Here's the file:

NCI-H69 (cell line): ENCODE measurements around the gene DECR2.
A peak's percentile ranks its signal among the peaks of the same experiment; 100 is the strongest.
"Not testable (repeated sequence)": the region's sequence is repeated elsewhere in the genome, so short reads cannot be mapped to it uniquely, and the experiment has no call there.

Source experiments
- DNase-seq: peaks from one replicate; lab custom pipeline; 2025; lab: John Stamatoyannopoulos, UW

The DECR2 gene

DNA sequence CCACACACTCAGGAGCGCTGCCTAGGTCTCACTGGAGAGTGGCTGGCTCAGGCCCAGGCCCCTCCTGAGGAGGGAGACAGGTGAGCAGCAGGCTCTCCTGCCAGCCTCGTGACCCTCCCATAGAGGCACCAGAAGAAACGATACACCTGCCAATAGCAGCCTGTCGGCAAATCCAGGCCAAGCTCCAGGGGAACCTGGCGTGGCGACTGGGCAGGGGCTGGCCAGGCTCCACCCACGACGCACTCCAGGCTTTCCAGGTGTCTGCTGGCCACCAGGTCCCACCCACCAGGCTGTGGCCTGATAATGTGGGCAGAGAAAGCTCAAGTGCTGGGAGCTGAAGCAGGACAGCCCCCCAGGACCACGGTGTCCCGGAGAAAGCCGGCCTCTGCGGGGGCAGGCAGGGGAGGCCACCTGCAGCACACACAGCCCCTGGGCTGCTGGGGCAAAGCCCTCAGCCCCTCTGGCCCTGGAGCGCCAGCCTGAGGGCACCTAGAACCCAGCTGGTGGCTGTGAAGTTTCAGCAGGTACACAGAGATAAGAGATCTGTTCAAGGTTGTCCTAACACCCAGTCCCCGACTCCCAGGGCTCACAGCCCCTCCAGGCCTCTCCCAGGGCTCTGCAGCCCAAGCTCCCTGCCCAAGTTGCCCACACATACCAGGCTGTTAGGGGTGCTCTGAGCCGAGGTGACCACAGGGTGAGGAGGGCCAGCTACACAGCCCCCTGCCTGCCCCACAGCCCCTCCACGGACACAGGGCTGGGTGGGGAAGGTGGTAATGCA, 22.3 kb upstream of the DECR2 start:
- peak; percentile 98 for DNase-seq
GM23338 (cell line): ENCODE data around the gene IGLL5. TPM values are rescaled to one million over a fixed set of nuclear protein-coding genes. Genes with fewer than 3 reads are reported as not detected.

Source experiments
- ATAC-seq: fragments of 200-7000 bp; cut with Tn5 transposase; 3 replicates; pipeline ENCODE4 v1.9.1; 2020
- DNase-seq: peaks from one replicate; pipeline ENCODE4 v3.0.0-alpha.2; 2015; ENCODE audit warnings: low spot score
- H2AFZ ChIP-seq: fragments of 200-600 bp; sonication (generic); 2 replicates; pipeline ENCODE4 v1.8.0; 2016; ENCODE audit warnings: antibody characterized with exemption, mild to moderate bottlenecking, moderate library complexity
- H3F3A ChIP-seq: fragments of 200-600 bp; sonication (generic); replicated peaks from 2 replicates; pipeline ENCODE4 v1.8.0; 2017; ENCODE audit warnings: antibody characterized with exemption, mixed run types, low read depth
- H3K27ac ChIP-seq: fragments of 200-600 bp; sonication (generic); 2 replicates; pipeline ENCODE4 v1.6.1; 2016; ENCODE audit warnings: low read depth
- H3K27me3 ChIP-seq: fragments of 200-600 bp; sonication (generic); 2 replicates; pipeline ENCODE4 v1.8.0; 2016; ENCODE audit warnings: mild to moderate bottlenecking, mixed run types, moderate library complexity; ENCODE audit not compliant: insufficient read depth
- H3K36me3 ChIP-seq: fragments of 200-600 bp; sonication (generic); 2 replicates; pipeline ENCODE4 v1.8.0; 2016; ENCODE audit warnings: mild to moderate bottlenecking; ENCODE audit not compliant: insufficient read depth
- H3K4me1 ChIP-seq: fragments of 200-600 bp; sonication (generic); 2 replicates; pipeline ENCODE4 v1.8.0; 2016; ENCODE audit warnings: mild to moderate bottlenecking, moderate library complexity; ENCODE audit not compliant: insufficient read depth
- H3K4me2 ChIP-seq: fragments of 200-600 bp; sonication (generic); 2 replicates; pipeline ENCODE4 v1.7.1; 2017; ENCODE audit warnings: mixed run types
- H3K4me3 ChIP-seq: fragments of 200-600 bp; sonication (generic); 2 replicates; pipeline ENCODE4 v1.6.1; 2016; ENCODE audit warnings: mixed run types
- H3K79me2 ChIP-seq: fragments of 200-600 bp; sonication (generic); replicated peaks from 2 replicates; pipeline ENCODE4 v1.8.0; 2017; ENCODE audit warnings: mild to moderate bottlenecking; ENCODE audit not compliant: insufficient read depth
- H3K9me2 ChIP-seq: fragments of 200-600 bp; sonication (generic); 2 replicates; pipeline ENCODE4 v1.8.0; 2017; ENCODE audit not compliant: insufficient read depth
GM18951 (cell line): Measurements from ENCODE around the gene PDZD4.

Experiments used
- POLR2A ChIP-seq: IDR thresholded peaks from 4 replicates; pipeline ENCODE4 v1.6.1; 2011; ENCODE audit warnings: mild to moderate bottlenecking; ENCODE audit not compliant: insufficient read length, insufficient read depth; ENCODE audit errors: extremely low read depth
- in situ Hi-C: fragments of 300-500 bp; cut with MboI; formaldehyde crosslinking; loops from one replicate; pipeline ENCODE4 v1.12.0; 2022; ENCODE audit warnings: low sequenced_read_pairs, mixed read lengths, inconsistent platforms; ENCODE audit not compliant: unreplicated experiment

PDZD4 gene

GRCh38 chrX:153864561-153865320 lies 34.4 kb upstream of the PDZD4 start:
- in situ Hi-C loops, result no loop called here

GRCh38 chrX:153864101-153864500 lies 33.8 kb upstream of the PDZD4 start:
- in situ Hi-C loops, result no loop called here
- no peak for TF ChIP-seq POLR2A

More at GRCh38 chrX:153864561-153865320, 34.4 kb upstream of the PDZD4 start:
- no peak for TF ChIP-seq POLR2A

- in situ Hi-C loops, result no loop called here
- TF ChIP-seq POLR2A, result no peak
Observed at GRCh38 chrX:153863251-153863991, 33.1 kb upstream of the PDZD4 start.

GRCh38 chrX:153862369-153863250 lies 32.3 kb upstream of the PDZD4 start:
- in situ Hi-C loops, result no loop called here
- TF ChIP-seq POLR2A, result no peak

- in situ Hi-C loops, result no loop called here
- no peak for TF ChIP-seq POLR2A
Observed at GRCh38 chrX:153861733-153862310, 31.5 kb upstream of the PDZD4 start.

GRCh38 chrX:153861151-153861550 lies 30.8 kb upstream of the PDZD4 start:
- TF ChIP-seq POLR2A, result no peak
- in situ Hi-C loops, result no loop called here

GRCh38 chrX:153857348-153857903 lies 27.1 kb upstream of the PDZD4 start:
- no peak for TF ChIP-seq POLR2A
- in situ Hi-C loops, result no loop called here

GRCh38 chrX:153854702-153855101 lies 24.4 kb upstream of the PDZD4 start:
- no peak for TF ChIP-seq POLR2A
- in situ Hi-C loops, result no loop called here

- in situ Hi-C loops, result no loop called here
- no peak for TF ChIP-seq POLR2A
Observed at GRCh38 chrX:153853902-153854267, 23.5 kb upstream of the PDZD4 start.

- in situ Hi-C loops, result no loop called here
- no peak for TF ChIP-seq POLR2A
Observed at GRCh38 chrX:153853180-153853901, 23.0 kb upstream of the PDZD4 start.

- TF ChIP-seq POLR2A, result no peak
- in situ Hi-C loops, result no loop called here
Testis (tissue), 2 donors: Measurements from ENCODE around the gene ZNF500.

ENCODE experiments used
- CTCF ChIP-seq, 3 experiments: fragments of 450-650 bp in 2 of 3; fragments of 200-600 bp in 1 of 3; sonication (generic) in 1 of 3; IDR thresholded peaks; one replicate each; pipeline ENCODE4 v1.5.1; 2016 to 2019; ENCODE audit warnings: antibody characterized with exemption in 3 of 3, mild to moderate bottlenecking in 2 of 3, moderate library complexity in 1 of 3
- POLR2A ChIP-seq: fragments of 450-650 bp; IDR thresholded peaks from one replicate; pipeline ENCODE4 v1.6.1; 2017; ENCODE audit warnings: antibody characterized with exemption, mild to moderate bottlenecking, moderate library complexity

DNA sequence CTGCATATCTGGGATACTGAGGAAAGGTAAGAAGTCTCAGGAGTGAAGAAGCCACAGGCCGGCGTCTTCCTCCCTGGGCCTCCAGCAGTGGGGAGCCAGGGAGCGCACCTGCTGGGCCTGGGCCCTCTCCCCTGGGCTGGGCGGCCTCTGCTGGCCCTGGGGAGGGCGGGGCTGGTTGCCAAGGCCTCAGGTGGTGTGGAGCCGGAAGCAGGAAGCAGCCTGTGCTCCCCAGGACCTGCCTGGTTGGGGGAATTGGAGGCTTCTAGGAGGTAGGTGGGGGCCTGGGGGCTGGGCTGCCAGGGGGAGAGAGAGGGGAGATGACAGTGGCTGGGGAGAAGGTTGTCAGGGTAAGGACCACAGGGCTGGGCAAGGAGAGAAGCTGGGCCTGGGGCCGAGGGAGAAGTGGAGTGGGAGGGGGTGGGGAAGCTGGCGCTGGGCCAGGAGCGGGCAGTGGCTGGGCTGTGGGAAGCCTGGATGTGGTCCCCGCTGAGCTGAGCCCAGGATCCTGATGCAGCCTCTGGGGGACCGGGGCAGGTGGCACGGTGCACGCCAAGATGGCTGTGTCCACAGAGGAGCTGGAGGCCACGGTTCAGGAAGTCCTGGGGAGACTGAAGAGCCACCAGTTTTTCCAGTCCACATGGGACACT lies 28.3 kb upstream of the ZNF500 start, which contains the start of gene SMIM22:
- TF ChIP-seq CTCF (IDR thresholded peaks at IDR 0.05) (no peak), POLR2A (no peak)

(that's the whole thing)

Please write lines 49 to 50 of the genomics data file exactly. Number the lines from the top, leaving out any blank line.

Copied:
- in situ Hi-C loops, result no loop called here

GRCh38 chrX:153854702-153855101 lies 24.4 kb upstream of the PDZD4 start: